BOSTON — Sometimes that whole “experienced teams know how to win” storyline is a bunch of garbage.
But it’s hard to argue that it doesn’t apply to the 2012-13 Miami Heat.
For the 13th time in their last 23 games, the Heat were within five points (either way) of their opponent in the last five minutes of the fourth quarter, a situation we call “clutch time.”
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And once again, the Heat emerged victorious, taking a historic step with their 23rd straight victory that puts them all alone in second place among the longest winning streaks in NBA history. Only the 1971-72 Lakers’ streak of 33 straight tops this one. And the Heat can rightfully say that they earned their place in history, coming back from 13 points down in the fourth quarter in one of the most hostile environments in the league.
It was another edition of Celtics-Heat, and it more than lived up to the hype.
Despite the absence of Kevin Garnett, the Celtics gave the champs their biggest fight of the last month and a half, coming just a missed 3-pointer away from stopping the streak on the five-year anniversary of the night they ended the Rockets’ 22-game streak in Houston.
KG or no KG, you knew the Celtics would do everything in their power to end the streak in their building. With their talent deficiency, the Celtics needed a special performance from somewhere, and it was Jeff Green who stepped up. He scored a career-high 43 points by relentlessly attacking the basket, draining a handful of corner threes and producing a very James Harden-esque shot chart.
With 8:27 left in the fourth quarter, Jordan Crawford hit a ridiculously long 3-pointer from the right wing that put the Celtics up 96-83. At that point, you had to think that it was just one of those nights and Miami’s streak was over.
But the Heat would not let it end, now clearly invested in this streak and caring about their place in history. After allowing Boston to score on its first six possessions of the final period, their comeback had to start with defense, and the champs held the Celtics to just three scores (seven points) on their final 16 possessions of the game, highlighted by Shane Battier‘s block on Green’s final drive.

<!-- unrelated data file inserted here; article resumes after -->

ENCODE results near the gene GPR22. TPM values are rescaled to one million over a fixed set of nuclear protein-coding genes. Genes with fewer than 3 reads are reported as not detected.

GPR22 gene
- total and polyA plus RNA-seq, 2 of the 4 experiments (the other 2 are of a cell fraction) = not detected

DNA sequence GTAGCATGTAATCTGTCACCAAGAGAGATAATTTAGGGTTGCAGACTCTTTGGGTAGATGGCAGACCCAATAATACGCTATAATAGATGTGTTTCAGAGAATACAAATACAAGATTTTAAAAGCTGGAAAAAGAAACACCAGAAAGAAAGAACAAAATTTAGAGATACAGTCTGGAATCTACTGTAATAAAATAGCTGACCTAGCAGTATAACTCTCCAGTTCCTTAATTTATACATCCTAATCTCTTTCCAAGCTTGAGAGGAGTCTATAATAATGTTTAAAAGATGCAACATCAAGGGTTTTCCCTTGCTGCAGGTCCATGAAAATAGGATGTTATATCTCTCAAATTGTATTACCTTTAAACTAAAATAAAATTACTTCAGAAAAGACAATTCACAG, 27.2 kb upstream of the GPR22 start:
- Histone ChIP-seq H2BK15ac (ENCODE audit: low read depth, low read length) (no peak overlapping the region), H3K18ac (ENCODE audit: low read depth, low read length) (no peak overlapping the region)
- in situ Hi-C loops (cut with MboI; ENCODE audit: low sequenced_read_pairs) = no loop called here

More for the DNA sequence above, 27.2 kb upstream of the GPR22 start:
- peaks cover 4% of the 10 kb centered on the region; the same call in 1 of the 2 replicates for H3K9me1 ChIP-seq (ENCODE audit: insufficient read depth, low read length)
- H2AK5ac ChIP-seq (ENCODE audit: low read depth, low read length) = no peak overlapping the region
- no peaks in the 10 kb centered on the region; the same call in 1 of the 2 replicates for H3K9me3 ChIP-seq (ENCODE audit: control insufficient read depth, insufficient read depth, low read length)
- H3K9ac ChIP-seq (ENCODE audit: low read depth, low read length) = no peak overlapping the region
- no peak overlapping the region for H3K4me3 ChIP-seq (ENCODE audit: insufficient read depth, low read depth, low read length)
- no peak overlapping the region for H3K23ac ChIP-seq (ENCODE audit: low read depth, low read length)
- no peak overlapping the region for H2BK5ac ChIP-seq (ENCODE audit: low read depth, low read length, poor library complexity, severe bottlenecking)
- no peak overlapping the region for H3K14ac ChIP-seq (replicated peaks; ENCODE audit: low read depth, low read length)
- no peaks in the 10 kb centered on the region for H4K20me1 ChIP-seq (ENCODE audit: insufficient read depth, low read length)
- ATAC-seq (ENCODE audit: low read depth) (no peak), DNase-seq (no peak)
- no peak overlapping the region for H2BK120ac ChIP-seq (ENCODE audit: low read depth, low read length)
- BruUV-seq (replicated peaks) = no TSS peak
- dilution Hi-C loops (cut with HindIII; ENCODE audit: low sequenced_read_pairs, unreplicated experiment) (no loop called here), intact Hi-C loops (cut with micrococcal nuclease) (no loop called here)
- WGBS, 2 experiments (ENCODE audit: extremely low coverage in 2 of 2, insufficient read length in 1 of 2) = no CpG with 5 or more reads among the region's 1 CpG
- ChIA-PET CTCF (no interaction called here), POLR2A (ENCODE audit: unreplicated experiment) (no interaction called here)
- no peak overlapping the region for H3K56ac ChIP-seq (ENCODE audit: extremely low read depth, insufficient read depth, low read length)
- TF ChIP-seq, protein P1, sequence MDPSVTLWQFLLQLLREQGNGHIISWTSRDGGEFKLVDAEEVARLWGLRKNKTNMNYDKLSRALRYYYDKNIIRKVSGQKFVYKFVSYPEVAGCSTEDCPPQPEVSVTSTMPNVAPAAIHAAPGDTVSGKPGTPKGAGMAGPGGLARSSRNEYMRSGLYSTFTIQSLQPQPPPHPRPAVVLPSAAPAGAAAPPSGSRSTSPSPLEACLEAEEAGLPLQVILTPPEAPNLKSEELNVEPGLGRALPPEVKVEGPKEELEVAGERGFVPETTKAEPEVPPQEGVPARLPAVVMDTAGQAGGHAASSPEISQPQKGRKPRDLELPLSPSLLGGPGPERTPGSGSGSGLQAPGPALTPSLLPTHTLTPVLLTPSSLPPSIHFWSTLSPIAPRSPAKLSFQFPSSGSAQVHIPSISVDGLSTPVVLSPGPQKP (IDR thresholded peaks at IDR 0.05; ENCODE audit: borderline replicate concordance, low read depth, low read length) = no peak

Big baskets were also needed, and the Heat got them from Mario Chalmers and James, who drained the game-winner over Green with 10.5 seconds to go.
The win takes the Heat to 28-6 in games that were within five points in the last five minutes, a vast improvement over their 40-31 record in such games over the previous two seasons.
The record is proof of a more experienced, more mature and more cohesive group.
“Sometimes you have to fail,” coach Erik Spoelstra said. “Two years ago, it seemed like every late-game situation we lost. Even when we were playing well and executing well, we just couldn’t get over the hump. That started to change last year. And we’ve been in so many situations now, the guys feel very confident, very poised. It was a matter of going through the experiences together.”
“No matter what with this team,” Dwyane Wade added, “no matter if we’re up 17 or down 17, we’re confident that we can come back in the ball game. That’s the big difference when you’re out there playing, when you know ‘all we’ve got to do is this, all we’ve got to do is that,’ we can get back in the game. It’s just a team that’s familiar with each other, that’s comfortable playing together, comfortable talking to each other and making each other better throughout the game.”
The better record in close games is also a residue of James’ improved post game, which allows the Heat to attack defenses from the inside instead of from the perimeter. Miami went to the MVP in the post on five straight possessions down the stretch, producing a Wade dunk that got them within two and a Chalmers 3-pointer that gave them their first lead since the middle of the third quarter.
To get No. 23 in Boston in this manner was special. And it’s another experience the Heat can call on as they pursue their second straight championship.
“It means a lot to what we’re trying to build,” James said afterward. “We grew again tonight. That’s big for our team.